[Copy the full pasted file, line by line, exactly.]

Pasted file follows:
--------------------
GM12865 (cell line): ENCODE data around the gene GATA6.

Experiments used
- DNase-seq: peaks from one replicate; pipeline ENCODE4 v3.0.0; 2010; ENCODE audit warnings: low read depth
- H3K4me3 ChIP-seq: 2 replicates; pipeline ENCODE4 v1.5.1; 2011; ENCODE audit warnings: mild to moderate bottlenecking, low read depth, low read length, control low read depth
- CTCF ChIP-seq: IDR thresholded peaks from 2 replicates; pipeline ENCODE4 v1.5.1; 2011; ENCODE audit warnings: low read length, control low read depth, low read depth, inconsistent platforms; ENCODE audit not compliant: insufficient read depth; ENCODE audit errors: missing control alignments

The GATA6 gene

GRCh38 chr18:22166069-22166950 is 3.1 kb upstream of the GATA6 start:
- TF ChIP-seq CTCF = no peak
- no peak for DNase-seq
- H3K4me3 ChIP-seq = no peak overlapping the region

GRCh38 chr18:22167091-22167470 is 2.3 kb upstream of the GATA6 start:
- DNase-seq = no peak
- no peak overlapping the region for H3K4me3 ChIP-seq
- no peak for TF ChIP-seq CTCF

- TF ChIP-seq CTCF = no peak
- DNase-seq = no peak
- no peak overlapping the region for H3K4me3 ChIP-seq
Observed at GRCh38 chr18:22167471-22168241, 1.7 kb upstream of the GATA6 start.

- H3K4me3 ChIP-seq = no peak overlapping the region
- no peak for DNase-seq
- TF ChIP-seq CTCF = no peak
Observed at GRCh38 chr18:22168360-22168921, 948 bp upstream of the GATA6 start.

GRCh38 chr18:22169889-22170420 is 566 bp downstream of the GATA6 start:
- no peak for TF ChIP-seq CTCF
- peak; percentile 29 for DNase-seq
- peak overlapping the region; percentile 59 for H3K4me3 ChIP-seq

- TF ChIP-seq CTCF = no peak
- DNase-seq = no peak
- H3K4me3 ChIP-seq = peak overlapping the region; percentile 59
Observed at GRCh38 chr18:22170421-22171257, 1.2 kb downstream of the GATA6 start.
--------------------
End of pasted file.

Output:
GM12865 (cell line): ENCODE data around the gene GATA6.

Experiments used
- DNase-seq: peaks from one replicate; pipeline ENCODE4 v3.0.0; 2010; ENCODE audit warnings: low read depth
- H3K4me3 ChIP-seq: 2 replicates; pipeline ENCODE4 v1.5.1; 2011; ENCODE audit warnings: mild to moderate bottlenecking, low read depth, low read length, control low read depth
- CTCF ChIP-seq: IDR thresholded peaks from 2 replicates; pipeline ENCODE4 v1.5.1; 2011; ENCODE audit warnings: low read length, control low read depth, low read depth, inconsistent platforms; ENCODE audit not compliant: insufficient read depth; ENCODE audit errors: missing control alignments

The GATA6 gene

GRCh38 chr18:22166069-22166950 is 3.1 kb upstream of the GATA6 start:
- TF ChIP-seq CTCF = no peak
- no peak for DNase-seq
- H3K4me3 ChIP-seq = no peak overlapping the region

GRCh38 chr18:22167091-22167470 is 2.3 kb upstream of the GATA6 start:
- DNase-seq = no peak
- no peak overlapping the region for H3K4me3 ChIP-seq
- no peak for TF ChIP-seq CTCF

- TF ChIP-seq CTCF = no peak
- DNase-seq = no peak
- no peak overlapping the region for H3K4me3 ChIP-seq
Observed at GRCh38 chr18:22167471-22168241, 1.7 kb upstream of the GATA6 start.

- H3K4me3 ChIP-seq = no peak overlapping the region
- no peak for DNase-seq
- TF ChIP-seq CTCF = no peak
Observed at GRCh38 chr18:22168360-22168921, 948 bp upstream of the GATA6 start.

GRCh38 chr18:22169889-22170420 is 566 bp downstream of the GATA6 start:
- no peak for TF ChIP-seq CTCF
- peak; percentile 29 for DNase-seq
- peak overlapping the region; percentile 59 for H3K4me3 ChIP-seq

- TF ChIP-seq CTCF = no peak
- DNase-seq = no peak
- H3K4me3 ChIP-seq = peak overlapping the region; percentile 59
Observed at GRCh38 chr18:22170421-22171257, 1.2 kb downstream of the GATA6 start.